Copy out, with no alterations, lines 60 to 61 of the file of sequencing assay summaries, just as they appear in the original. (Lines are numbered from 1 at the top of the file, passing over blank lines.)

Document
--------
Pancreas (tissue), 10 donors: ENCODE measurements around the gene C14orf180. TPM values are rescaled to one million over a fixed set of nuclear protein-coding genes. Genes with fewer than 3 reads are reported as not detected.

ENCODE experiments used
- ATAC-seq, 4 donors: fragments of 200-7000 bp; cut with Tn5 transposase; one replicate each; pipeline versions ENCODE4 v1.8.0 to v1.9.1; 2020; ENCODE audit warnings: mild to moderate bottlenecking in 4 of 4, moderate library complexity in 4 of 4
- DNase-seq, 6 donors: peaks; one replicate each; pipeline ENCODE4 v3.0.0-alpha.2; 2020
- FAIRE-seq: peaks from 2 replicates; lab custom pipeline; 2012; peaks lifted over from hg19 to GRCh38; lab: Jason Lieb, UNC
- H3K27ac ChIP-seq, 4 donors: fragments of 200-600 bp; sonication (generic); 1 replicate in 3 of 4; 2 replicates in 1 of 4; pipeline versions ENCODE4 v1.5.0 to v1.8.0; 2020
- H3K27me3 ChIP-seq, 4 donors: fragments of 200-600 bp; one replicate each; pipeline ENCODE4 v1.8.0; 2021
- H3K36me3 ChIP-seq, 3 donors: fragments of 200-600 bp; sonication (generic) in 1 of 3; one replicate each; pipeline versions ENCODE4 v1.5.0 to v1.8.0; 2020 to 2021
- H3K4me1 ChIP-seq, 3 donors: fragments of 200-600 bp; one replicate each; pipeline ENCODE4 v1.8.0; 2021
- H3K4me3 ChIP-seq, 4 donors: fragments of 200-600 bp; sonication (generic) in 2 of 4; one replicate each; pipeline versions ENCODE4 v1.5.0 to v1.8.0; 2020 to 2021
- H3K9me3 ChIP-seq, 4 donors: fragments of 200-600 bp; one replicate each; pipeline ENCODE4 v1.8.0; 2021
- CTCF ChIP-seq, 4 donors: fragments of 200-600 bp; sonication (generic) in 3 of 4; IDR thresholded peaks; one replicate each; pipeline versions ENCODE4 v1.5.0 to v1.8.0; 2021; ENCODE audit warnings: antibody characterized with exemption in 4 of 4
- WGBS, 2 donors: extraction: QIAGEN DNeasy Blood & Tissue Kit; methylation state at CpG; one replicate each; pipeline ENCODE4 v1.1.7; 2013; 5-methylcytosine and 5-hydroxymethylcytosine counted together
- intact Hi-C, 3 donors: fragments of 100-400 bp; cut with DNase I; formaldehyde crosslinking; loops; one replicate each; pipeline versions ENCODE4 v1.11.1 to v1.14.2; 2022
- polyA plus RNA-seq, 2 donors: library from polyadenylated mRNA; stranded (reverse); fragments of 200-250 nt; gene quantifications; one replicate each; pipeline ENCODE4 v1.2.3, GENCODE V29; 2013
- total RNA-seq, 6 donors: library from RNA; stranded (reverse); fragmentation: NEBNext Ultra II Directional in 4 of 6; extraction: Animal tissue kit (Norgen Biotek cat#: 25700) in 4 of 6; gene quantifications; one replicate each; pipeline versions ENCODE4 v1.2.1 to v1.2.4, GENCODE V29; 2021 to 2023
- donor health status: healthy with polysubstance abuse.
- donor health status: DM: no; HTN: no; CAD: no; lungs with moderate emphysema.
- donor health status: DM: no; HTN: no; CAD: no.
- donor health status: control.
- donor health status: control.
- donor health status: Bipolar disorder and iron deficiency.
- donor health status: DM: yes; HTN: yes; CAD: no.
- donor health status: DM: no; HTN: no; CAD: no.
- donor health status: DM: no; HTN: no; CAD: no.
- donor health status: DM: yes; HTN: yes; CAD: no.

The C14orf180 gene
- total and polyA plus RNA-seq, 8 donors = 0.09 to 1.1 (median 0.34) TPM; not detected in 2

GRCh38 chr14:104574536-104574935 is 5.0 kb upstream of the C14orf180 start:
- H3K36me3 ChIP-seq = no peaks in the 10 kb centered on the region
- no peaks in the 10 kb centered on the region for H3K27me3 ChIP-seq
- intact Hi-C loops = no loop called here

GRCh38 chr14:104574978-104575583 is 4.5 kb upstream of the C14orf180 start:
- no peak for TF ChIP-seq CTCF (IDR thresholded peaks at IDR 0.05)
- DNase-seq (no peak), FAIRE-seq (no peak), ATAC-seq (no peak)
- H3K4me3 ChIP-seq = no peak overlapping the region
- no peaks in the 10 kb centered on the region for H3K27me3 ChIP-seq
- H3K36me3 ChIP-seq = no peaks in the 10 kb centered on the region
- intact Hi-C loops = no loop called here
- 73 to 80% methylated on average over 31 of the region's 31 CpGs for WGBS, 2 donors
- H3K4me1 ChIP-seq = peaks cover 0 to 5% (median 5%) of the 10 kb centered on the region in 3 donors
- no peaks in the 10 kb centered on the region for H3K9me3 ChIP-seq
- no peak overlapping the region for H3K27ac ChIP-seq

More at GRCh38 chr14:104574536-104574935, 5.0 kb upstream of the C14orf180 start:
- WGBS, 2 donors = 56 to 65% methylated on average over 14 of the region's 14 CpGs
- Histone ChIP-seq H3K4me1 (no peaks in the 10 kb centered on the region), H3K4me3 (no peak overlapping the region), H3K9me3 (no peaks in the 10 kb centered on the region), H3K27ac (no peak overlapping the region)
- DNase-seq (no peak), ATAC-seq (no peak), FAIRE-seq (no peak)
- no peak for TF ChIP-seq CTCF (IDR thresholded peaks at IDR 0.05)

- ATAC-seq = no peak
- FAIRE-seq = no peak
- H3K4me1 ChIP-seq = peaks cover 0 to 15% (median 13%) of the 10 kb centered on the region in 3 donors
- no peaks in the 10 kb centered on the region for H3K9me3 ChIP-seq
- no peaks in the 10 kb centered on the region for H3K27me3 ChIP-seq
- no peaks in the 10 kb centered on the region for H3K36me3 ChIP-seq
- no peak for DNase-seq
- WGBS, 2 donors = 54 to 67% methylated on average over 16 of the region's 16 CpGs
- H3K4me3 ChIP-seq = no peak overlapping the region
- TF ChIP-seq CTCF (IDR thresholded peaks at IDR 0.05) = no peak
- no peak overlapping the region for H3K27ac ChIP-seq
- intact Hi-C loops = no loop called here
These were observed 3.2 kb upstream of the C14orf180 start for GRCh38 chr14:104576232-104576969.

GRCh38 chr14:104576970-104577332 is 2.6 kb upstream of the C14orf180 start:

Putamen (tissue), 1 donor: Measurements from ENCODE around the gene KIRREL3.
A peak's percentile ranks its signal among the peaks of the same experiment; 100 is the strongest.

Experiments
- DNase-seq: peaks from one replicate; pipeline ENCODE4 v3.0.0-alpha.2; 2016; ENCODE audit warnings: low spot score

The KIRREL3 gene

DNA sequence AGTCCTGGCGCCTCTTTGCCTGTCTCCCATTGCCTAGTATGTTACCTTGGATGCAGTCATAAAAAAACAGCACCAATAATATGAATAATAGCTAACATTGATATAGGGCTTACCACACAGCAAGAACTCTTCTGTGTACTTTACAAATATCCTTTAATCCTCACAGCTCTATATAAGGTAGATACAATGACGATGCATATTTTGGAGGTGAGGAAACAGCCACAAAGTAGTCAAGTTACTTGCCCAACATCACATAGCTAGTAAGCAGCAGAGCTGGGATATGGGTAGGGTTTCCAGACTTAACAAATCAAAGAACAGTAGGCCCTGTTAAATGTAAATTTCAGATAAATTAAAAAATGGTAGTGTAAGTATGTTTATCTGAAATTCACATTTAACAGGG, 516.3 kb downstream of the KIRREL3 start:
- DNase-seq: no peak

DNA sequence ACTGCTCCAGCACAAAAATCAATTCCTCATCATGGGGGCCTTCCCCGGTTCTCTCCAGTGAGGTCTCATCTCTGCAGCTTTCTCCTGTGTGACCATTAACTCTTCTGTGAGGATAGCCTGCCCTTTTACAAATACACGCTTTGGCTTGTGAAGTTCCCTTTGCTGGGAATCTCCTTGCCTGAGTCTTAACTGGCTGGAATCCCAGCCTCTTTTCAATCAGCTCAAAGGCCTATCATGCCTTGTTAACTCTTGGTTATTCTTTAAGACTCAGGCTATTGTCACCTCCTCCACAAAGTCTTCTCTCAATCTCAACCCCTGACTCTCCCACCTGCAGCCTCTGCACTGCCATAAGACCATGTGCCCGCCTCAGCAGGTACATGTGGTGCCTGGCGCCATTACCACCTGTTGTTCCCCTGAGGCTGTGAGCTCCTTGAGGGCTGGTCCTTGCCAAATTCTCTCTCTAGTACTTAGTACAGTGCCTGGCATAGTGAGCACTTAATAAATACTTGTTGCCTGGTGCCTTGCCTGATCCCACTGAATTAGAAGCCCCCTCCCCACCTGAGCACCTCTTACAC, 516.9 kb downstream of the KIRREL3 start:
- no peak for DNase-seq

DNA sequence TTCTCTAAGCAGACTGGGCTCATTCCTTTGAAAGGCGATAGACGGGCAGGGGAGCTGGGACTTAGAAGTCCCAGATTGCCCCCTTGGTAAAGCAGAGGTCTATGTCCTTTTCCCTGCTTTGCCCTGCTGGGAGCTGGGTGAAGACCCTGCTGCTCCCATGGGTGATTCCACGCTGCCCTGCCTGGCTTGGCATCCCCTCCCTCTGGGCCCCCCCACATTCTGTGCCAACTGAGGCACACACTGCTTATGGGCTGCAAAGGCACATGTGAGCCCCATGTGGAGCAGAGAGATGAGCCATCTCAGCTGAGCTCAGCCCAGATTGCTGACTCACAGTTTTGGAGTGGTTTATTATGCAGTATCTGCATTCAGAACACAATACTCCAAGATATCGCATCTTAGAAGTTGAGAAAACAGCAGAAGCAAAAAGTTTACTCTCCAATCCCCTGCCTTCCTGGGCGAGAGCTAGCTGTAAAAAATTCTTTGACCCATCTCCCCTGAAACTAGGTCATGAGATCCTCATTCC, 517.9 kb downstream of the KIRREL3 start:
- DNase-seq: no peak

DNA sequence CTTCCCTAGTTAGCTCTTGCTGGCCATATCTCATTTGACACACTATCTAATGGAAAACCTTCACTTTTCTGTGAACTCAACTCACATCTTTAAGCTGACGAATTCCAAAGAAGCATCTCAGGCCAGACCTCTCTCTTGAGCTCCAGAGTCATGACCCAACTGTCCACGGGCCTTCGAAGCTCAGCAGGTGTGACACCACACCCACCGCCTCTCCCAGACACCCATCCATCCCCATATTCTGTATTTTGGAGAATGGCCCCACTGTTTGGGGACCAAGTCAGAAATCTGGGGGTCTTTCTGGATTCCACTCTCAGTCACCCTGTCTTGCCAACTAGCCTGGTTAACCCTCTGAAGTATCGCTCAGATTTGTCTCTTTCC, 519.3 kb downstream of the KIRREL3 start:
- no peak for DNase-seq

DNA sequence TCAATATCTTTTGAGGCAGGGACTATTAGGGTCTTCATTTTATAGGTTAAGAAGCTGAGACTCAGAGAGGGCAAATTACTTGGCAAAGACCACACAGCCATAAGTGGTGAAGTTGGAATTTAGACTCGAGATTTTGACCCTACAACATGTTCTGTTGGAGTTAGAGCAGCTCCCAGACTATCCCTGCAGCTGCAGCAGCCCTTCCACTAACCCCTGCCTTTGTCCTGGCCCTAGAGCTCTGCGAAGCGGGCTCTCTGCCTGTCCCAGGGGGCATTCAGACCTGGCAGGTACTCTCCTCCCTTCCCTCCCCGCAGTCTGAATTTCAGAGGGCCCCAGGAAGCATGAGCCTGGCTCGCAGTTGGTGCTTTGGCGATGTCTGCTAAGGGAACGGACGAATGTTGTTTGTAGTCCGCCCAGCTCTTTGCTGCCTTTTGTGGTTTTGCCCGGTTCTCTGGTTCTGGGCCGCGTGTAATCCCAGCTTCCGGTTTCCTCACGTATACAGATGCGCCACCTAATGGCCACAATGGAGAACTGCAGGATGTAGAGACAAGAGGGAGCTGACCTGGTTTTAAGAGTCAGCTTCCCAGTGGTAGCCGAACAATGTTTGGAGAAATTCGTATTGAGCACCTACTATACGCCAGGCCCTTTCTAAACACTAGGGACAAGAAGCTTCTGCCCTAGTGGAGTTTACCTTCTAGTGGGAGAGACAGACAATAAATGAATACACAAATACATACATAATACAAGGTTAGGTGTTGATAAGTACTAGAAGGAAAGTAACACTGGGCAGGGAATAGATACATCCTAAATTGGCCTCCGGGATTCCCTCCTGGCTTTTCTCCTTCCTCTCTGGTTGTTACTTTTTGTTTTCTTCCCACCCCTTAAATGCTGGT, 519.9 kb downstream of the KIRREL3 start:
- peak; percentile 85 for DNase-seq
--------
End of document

- intact Hi-C loops = no loop called here
These were observed 3.2 kb upstream of the C14orf180 start for GRCh38 chr14:104576232-104576969.